Monday, 19 April 2021

PACE Meeting on Navalny, Covid-19 Vaccination, Election of ECtHR Judges and More

From 19-22 April 2021, the Parliamentary Assembly of the Council of Europe (PACE) will meet to discuss a number of urgent issues. 
The following items in the agenda are relevant for the the Convention system as a whole:
- The arrest and detention of Alexei Navalny in January 2021
- The functioning of democratic institutions in Turkey
- Covid passports or certificates: protection of fundamental rights and legal implications
- Armenian prisoners of war, other captives and displaced persons
- Covid-19 vaccination certificates: how to protect public health and human rights?
- Russian threat to the pursuit of peace in Europe

In addition, PACE will vote on the election of the judge in respect of Belgium. The three candidates in respect of Begium include Ms Maïté de Rue, Mr Frédéric Krenc, and Ms Sylvie Sarolea.
PACE will also discuss a number of other important topics, and will feature, among others, a speech by Angela Merkel, the chancellor of Germany.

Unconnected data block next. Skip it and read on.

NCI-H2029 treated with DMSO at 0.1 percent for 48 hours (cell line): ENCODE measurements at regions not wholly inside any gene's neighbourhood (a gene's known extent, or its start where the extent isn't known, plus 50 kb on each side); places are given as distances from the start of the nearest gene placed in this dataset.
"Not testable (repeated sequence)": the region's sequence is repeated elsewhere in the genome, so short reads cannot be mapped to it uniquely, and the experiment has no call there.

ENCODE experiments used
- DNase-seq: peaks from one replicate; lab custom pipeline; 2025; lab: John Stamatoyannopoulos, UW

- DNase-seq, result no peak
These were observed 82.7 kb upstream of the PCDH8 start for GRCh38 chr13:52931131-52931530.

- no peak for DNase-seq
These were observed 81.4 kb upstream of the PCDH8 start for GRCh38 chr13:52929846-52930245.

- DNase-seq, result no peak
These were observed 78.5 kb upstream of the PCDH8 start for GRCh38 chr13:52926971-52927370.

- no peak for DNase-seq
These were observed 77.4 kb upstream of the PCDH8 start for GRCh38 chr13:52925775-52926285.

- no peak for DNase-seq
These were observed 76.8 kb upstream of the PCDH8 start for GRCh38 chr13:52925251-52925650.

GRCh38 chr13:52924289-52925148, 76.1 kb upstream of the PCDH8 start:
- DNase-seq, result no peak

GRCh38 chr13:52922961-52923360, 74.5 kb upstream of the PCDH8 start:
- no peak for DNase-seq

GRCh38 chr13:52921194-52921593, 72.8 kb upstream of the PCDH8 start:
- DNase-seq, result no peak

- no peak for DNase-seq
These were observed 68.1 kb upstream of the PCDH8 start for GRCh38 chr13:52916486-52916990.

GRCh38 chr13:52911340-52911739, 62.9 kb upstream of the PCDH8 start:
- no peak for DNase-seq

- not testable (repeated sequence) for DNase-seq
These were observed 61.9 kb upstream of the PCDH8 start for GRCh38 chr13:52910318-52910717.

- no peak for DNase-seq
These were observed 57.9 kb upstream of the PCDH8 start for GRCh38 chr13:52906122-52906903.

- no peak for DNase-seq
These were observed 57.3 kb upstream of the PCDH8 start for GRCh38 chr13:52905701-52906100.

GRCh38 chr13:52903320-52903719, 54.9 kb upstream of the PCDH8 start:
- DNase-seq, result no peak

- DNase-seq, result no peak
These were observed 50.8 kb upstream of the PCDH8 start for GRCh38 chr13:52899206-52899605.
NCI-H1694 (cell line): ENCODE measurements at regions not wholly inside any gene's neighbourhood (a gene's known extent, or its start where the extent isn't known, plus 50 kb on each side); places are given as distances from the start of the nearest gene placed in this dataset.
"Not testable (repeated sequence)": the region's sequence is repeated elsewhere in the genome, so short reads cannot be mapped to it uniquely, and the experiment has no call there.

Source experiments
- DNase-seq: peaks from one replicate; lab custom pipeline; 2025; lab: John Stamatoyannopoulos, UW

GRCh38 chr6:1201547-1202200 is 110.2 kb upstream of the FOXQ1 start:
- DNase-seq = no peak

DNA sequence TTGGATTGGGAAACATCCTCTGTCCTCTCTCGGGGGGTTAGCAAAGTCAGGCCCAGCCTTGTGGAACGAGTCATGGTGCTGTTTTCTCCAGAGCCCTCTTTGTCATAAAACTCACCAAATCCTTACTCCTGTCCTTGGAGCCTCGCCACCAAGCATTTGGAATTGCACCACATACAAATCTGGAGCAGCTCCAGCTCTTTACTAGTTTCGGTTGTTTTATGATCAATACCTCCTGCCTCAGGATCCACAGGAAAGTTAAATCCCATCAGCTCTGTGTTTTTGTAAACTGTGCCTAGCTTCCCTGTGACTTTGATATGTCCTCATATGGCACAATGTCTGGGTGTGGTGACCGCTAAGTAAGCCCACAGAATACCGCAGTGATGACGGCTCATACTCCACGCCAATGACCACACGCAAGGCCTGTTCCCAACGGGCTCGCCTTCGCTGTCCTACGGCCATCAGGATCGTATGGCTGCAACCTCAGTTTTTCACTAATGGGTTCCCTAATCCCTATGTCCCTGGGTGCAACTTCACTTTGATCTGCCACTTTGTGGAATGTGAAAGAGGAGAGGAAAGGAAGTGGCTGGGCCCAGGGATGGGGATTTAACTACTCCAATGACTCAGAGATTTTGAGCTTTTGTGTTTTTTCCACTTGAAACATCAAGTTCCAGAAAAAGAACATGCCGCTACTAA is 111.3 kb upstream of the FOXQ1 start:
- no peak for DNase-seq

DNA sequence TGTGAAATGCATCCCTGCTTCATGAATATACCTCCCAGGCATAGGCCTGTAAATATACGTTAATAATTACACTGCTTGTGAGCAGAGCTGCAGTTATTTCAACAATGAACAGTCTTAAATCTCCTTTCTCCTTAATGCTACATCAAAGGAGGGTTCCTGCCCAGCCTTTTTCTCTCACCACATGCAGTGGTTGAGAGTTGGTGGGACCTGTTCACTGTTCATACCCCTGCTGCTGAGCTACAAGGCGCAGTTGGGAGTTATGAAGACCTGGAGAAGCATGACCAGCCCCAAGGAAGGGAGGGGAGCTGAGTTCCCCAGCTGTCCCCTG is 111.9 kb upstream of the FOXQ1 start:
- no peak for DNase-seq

PACE meeting starts today at 11:30, and will be streamed live here.

Wednesday, 7 April 2021

New Book on European Consensus between Strategy and Principle

Jens T. Theilen has published with Nomos a book titled European Consensus between Strategy and Principle: The Uses of Vertically Comparative Legal Reasoning in Regional Human Rights Adjudication. The book is open access and can be downloaded for free here.

Here is a short abstract of the book:

'This study offers a critical account of the reasoning employed by the European Court of Human Rights, particularly its references to European consensus. Based on an in-depth analysis of the Court’s case-law against the backdrop of human rights theory, it will be of interest to both practitioners and theorists.

While European consensus is often understood as providing an objective benchmark within the Court’s reasoning, this study argues to the contrary that it forms part of the very structures of argument that render human rights law indeterminate. It suggests that foregrounding consensus and the Court’s legitimacy serves to entrench the status quo and puts forward novel ways of approaching human rights to enable social transformation.'